6. I'm guessing your problem is with this query: You can't "invent" SQL syntax. You have to use what your DBMS supplies to you. The keyword to group two conditions logically and require both to be TRUE is "AND". Whilst the "&&" operator does the same thing in PHP, C# and other languages, MySQL only understands "AND". This bit might cause you problems as well: IIRC, the MySQL Now() function returns the time as well as the date. If you're only storing the date, then the two will never match, as in: '2017-05-28' != '2017-05-28 00:00:00' You'll probably have to do some truncation on the returned value (say, using the DATE() function). Also, read up about Prepared Statements, to protect yourself against SQL Injection Attacks. Obligatory XKCD Reference - Little Bobby Tables. Regards, Phill W.
  7. Obligatory XKCD Reference: Standards Simply, you want to arithmetic on the values. Addition, subtraction, multiplication of numeric values that represent monetary amounts in different currencies. If those values are "buried" inside String values inside a single database field, then you have to waste processing time pulling those values apart so that you can "get at" the numeric part and then do your arithmetic on that. Databases are really, really good a finding bits of data and putting them together. They are [all] generally rubbish at finding big chunks of data and pulling them apart again. This is a case where the storage representation of these values (two fields, one numeric value, one character currency code) is different from the way that you or I might choose to think about them. That representation - the one that we would use - should be delivered by the Application, interpreting what's stored in the database into what we are used to seeing (and reinterpreting values going the other way, from what we use into the database). Regards, Phill W.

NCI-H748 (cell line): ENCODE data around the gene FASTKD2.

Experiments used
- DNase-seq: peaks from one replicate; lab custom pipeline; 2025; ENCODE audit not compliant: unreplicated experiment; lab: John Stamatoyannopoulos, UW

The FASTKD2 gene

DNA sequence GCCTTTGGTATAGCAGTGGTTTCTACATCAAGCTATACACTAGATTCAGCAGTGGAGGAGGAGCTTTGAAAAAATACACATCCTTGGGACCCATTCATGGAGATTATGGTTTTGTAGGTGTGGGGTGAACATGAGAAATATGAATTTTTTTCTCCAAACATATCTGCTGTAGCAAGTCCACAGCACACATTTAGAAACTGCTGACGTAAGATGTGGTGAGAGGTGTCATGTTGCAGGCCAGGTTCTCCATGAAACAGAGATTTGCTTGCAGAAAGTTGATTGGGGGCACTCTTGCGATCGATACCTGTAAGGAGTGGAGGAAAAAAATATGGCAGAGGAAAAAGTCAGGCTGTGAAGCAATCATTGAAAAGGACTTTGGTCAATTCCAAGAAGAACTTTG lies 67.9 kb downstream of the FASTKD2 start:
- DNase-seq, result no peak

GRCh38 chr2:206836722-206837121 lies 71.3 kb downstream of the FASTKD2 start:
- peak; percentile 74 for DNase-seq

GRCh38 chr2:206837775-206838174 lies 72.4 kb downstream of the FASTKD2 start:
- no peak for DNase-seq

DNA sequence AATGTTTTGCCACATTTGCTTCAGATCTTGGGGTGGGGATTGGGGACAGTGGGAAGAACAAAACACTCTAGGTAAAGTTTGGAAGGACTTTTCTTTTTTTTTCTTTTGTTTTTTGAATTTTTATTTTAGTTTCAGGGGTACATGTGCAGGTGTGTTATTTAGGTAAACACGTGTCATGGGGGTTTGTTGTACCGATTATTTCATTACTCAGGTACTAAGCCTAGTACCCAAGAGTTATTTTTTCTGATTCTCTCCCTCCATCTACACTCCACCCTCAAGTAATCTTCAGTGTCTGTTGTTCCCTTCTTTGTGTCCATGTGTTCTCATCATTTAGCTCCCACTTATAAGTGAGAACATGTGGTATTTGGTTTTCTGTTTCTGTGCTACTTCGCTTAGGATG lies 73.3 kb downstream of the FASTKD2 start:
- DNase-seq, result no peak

8. (Being a Character Representations of their actual Data Type) Datetime literals must be enclosed in single quotes, in exactly the same way as you do for Character literals. The error message is definitive. Error: INSERT INTO weather_data ... VALUES ( 2022-01-24T15:40:00.000Z, 47.7, 47.7, 30.048, 29.224, 45.49, 92, 314, 1.3, 2.2, 8.1, 0, 0.161, 0.161, 0.681, 49.024, 2022-01-24T15:34:00.000Z, 29.48, 1 ) \_________/ You have an error in your SQL syntax; check the manual that corresponds to your MySQL server version for the right syntax to use near ':40:00.000Z, 47.7, 47.7, 30.048, 29.224, 45.49, 92, 314, ' at line 6 That said, you should not be embedding variables directly into SQL - you are leaving yourself wide open to SQL Injection Attacked. Use a Parameterised Query (Prepared Statement) instead. Obligatory XKCD Reference - Little Bobby Tables. Regards. Phill W.
  9. Any non-Indian Users that favour keyboard navigation are still going to be very frustrated by this design. As soon as they try to move "down" the list with the arrow keys, the Javascript code will submit the page, including the first option ("country=india"). This reloads the page and, sadly, your code doesn't cater for the list "remembering" which option was chosen previously and just resets itself to the first, "--select--" option. Pressing the down key again just goes round the same loop over and over again (and hits your PHP backend each and every time). Do you really need such real-time handling of a change in country? Regards, Phill W.